Some believe 2014 will be known as the year that warning signs were sent out by junk bonds as stocks continued to rally and oil declined.
This month, high-yield bond prices dropped 2.4% and since the end of August, 5.7%, this as equities for the United States reached record highs. Now yielding the most relative to a comparable measure is denominated debt since 2011 on the Standard & Poor’s 500 Index.
The conflict might be a signal that junk bond traders are picking up on the problem of energy companies being overvalued in markets fueled by six years of record stimulus by the Federal Reserve Bank but also, more attention may be paid by stock investors.
To see a list of high yielding CDs go here.
Because oil prices are declining, consumers have more cash on hand for other things, which in turn helps gives the economy a boost. At the same time, capital spending might be hampered by energy companies that in recent years has been the driver of growth.
In a December 9 statement by Michael Shaoul, chief executive officer with Marketfield Asset Management commented that the question now is if the problems with oil will remain local or perhaps stretch further. The big test will be if the significant drop in oil actually spurs credit problems in one of the emerging markets or high-yield energy.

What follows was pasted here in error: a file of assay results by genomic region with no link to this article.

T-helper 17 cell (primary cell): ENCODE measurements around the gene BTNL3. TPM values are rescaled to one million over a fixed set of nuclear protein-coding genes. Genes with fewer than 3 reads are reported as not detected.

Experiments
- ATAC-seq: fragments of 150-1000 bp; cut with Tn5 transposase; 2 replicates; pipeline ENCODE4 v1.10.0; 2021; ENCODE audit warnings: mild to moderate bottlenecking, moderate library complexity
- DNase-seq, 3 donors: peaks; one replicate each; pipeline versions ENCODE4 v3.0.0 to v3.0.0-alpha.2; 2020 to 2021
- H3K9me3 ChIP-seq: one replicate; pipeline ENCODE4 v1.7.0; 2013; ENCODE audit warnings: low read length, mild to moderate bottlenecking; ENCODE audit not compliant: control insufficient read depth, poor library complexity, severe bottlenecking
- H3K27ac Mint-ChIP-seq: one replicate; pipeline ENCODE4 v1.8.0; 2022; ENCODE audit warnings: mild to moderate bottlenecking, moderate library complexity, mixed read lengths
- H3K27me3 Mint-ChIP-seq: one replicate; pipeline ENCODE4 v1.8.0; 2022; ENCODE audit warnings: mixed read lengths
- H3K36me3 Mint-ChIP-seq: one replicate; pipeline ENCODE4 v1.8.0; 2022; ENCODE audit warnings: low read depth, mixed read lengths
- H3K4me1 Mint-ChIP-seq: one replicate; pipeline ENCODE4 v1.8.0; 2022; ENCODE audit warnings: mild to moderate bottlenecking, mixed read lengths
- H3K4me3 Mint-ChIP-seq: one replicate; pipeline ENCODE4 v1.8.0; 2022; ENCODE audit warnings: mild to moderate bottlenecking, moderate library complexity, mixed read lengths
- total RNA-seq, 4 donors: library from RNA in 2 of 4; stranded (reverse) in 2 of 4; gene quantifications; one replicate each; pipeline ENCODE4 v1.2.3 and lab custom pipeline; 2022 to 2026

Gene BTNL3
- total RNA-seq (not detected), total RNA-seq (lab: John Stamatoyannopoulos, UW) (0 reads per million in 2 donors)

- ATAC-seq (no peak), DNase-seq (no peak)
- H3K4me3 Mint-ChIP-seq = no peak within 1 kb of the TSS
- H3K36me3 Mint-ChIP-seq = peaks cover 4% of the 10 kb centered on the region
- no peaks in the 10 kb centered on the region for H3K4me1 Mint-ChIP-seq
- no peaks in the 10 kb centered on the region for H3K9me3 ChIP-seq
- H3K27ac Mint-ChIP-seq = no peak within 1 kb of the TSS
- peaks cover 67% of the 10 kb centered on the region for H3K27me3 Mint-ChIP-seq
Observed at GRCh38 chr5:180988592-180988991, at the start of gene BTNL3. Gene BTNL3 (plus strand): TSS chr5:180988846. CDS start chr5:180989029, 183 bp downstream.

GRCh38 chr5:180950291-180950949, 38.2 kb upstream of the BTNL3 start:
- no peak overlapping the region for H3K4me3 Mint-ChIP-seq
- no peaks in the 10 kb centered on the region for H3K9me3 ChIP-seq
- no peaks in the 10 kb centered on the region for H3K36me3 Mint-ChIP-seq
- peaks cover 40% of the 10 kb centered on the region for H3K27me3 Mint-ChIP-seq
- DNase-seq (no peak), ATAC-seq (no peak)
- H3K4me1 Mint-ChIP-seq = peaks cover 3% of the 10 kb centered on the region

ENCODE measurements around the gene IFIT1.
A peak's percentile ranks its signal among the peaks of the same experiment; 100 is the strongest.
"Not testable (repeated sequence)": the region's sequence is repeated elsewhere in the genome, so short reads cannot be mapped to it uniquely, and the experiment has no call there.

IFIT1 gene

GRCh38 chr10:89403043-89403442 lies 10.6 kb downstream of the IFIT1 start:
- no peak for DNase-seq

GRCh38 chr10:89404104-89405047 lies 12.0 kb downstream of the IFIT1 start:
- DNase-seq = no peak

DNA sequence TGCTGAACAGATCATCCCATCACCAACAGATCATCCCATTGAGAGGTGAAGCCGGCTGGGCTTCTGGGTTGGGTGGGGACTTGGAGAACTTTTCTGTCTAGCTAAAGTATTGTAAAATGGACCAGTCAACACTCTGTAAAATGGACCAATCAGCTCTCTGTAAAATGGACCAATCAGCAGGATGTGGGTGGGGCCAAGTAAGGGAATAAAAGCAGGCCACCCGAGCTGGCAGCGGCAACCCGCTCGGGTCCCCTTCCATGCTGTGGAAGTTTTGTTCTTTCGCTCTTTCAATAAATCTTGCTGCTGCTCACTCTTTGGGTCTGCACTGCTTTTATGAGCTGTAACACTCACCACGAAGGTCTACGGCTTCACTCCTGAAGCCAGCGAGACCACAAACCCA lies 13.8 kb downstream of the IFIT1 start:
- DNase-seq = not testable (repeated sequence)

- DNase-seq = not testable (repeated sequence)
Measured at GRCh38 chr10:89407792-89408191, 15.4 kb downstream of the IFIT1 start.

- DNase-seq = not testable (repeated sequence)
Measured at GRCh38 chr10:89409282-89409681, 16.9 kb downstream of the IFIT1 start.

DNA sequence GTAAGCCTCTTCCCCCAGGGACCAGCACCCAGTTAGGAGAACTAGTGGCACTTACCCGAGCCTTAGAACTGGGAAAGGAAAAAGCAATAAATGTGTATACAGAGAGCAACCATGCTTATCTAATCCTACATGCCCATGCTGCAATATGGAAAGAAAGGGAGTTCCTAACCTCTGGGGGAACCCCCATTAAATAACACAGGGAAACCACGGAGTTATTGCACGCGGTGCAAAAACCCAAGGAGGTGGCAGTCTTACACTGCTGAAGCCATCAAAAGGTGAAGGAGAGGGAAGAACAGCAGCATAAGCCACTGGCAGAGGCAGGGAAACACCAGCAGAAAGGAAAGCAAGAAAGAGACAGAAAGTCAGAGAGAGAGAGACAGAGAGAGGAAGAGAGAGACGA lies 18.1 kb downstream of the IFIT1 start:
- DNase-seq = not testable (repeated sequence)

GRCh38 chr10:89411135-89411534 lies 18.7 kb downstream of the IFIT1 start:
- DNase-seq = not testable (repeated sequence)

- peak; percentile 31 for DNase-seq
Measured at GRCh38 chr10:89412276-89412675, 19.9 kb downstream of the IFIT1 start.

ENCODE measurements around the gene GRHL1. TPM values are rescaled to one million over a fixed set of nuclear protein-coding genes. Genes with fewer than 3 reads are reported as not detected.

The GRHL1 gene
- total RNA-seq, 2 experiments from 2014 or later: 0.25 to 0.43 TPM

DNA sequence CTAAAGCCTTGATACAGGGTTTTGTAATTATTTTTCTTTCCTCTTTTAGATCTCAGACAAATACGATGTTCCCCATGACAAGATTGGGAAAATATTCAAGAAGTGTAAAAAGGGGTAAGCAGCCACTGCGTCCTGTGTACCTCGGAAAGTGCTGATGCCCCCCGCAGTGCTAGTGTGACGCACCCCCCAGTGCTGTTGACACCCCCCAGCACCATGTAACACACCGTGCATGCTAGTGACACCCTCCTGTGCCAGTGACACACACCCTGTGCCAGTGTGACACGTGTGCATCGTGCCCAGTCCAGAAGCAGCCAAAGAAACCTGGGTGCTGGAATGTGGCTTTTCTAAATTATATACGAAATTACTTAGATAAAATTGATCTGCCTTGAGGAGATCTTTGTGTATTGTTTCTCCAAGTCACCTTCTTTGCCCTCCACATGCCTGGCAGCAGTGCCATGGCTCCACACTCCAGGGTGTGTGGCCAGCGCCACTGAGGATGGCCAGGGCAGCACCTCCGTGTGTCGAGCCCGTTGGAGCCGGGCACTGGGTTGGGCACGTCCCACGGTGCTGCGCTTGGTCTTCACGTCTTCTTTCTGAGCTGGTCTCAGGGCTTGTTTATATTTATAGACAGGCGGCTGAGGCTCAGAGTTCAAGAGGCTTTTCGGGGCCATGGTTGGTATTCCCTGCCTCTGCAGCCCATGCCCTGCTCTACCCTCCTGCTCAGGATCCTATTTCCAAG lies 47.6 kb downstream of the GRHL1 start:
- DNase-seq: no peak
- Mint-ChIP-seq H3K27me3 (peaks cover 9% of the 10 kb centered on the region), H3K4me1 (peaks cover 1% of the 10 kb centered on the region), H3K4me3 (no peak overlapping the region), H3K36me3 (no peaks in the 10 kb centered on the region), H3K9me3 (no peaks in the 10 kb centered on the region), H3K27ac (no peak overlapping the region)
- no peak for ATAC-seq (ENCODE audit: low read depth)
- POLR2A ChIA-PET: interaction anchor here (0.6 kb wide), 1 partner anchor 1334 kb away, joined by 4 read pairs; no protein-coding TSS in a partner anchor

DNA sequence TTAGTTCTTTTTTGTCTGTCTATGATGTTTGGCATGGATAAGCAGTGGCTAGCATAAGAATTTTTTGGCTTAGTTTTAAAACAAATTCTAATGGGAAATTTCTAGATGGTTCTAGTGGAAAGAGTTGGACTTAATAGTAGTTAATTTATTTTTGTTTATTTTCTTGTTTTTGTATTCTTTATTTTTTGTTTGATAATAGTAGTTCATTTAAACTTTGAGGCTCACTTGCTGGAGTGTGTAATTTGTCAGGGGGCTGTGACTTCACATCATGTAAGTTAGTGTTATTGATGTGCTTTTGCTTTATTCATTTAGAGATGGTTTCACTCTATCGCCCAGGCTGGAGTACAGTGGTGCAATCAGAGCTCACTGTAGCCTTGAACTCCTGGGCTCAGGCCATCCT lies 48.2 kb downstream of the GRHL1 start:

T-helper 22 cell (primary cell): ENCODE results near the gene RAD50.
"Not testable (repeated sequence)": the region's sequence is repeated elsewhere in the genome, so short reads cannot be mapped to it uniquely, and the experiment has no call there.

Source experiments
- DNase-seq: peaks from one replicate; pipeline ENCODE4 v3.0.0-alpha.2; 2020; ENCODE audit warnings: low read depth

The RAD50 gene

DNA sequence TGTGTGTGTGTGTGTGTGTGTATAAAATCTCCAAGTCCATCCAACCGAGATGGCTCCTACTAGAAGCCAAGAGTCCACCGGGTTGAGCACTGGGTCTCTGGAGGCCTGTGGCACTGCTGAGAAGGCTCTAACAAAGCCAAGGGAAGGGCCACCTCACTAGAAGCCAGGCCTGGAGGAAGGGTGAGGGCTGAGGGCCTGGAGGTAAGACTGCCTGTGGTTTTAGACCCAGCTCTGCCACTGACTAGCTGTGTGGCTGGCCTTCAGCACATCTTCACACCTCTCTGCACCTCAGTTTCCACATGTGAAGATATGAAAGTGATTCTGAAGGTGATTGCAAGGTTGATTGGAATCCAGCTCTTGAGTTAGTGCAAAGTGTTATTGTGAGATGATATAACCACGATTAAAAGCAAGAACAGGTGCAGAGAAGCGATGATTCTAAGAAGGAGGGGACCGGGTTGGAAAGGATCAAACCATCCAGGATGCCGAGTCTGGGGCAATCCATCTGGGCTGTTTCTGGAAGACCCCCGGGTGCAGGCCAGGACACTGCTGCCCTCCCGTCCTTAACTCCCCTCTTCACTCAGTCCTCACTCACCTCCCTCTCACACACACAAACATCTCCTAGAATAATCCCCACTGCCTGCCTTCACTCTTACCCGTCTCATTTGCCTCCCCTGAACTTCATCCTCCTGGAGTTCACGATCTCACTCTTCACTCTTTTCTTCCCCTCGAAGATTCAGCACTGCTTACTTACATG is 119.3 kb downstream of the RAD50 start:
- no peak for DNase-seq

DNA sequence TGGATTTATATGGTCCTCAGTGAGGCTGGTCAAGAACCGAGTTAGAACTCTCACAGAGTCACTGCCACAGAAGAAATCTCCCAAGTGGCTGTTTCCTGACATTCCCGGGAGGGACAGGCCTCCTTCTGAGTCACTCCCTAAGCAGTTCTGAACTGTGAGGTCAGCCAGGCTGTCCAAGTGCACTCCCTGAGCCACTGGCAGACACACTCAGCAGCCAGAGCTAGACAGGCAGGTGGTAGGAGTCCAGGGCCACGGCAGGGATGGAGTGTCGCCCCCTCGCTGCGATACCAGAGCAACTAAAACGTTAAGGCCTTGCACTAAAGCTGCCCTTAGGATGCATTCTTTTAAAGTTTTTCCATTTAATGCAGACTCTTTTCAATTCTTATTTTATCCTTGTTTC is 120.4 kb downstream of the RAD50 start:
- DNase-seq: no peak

Since 2009, prices for crude oil have fallen to their lowest while the most oil in 31 years is being produced in the US and global growth is slowing down. Specific to junk bond, this has affected the value because energy companies were a significant part of that market earlier in 2014. Also noted is that since 2005, share of energy companies on the S&P 500 Index have had the smallest drop.
At the end of August, speculative grade notes of energy companies lost 14%, causing returns of debt with a similar rating to decline.
As for dollar denominated high-yield bonds, the average yield is 1.2% points greater than US equities yield earnings compared to average 0.2% less in the past three years for stocks.
The chance these markets are coming back to more of a normal relationship exists, with yields for speculative grade debt being significantly greater than equities. For three years going through 2008, yield for debt hit an average 3.7% points over equities.
Investors will now need to determine if energy companies will begin to default, which in response would create a ripple through incredibly resilient stock markets or if the recent selloff of bonds is nothing more than an overreaction that could present new opportunities to buy.